It’s a well known fact that for individuals to invest their efforts in a cause, they must feel some sense of ownership. Without a feeling of personal responsibility and attachment to the outcomes, people will struggle to invest time and energy. This is one of the reasons that top-down management, that which excludes employees or beneficiaries from decision-making processes, can fail to bring about behaviour change. Whilst there is a place for top-down management, it is increasingly frowned upon in favour of more inclusive, bottom-up approaches. To garner support for a shift in the orchestration of a company or the management of resources, ownership is key. (image: freedigitalphotos.net)
Resource conservation has pursued an infamously exclusionary form of management. This is especially the case in the developing world where communities have systematically been excluded both indirectly and directly. Whilst in certain cases this may have some value in conservation terms, it has generally had the opposite effect. Excluded populations tend to harbour feelings of resentment as well as experiencing direct losses to their livelihoods. In the case of the Bwindi Impenetrable National Park in Uganda, physical exclusion of the forest-dwelling community resulted in an increase in illegal poaching. Thus, the negative impact of the community on the forest increased after their forced removal.
An inclusionary management approach would have established an understanding between the two parties as to what was necessary for a proactive, mutually beneficial conservation plan. There are many benefits to inclusive management; environmental, social and economic. It is more likely to efficiently allocate funds and achieve environmental goals whilst strengthening community confidence, cohesion and building social capital.
A case study: Fiji
The island nation of Fiji is at the forefront in the implementation of community-based management plans in marine conservation. As a largely rural-based subsistence economy heavily dependent on the marine environment, the conservation and management of future fish stocks is vital for the welfare of the nation. Fiji operates under customary marine tenure, a system that makes outside attempts to manage resources largely futile. Hence, the network of existing Locally Managed Marine Areas (LMMAs) are village managed and not formalised in government legislature. They came about during the last decade as communities realised that coastal resources were dwindling.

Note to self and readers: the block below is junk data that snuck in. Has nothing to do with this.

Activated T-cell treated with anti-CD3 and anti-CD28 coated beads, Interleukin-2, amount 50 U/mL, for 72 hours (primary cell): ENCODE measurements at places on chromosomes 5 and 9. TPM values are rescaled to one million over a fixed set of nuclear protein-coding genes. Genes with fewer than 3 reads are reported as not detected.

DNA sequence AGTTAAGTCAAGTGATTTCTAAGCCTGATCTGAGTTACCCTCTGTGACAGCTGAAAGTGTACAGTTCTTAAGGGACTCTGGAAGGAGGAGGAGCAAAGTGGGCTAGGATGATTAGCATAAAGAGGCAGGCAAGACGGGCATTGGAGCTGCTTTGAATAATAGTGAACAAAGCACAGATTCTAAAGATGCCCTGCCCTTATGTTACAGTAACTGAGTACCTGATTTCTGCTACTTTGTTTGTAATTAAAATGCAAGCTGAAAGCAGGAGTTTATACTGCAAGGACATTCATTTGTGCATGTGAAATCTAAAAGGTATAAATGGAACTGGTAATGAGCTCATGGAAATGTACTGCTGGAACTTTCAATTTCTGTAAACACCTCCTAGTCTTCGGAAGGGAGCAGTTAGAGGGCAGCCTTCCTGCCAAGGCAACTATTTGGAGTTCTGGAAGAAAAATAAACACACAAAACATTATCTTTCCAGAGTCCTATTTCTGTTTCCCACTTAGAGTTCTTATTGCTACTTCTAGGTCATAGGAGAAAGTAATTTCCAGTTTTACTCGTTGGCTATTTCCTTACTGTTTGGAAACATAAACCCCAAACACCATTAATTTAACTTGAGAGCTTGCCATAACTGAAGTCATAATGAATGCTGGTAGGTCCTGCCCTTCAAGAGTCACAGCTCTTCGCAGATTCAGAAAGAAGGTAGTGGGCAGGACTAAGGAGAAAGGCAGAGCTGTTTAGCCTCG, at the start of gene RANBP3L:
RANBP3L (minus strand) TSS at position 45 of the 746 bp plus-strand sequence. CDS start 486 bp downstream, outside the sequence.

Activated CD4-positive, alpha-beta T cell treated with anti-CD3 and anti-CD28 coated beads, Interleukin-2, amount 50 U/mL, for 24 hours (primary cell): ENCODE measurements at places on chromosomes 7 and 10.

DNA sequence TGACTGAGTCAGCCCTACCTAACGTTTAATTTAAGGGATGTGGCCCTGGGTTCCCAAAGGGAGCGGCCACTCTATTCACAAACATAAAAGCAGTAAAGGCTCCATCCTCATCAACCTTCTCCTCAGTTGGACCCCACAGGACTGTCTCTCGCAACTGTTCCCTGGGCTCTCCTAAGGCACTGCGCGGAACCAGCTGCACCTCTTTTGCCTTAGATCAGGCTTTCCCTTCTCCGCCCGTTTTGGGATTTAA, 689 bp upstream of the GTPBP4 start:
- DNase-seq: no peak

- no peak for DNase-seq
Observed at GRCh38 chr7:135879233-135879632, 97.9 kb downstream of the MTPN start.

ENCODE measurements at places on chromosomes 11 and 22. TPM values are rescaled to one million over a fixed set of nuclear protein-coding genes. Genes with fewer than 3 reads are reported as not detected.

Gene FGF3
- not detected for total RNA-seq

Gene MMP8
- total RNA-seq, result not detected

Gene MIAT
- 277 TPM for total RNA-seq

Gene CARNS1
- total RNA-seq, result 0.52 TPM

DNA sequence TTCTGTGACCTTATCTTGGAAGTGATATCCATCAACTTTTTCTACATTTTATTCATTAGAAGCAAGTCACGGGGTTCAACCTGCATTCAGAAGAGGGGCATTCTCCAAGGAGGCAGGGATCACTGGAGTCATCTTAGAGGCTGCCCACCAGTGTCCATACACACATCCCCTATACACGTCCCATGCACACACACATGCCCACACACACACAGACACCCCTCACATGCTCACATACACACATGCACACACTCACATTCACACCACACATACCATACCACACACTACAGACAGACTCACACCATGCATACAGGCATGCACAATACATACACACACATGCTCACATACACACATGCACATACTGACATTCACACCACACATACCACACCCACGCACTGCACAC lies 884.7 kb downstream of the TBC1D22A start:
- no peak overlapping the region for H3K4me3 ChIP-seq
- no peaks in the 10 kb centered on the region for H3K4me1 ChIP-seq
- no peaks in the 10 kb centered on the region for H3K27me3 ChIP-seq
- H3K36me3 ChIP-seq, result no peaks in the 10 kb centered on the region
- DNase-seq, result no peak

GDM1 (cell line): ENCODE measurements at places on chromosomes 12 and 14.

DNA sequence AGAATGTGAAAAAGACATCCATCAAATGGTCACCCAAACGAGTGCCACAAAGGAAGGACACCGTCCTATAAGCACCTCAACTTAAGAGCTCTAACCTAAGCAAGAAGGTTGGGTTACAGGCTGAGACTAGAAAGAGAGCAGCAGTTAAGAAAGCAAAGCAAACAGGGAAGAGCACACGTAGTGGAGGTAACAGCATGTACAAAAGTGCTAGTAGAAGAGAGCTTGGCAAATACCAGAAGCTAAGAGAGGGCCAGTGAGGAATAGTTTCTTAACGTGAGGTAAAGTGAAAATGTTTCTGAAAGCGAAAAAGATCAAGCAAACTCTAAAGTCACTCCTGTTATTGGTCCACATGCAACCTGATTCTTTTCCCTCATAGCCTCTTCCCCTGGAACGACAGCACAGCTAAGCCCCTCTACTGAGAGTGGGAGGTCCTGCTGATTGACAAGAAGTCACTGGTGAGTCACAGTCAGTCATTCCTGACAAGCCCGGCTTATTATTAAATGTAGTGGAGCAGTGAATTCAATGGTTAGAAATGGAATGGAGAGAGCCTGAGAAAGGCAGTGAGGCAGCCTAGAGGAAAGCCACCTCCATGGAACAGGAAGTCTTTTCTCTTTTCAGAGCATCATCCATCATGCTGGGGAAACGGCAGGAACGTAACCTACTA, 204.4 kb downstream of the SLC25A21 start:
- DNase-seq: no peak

LMMAs are defined as areas for which a management plan has been drawn up among the implicated villages. They generally take the form of a no -harvest area or time period, based on the traditonal `tabu’ concept. This can mean avoiding certain fisheries to encourage fish breeding, or closing a fishing ground for a length of time to allow fish stocks to replenish. The latter is based on traditional practice during times of stress such as the death of a chief.
The implementation of such a management plan creates a meeting point between community-based management and traditonal practice. This is a stellar example of community pioneered management resulting in higher participation and an overall higher success rate. By driving the process entirely, villagers were empowered to actively seek out results.
This is only one example of the importance of ownership for successful conservation management. There are many more highlighting the same message. This is a a message that organisations can learn a lot from, especially where it comes to shifting towards sustainability. Involving individuals and communities in the entire process is more effective, and certainly more monetarily efficient.
Sustainable Resource Management” is the result of years of exhaustive research by Germany’s Wuppertal Institute. Looking at material flows, industrial and societal metabolism and their implications for the economy, this important new book provides radical perspectives on how the global economy should use natural resources in intelligent ways that maximise well-being without destroying life-supporting ecosystems. Sustainable Resource Management: Global Trends, Visions and Policies
Acacia Smith is a New Zealander now based in London. She holds a bachelor degree and postgraduate diploma from Victoria University of Wellington. She has worked for the Council for International Development (CID) and more recently in Bolivia for CIWY, a network of private parks for the rehabilitation and conservation of Amazonian fauna. Acacia is passionate about sustainability and the role businesses can play in promoting a better, more sustainable future.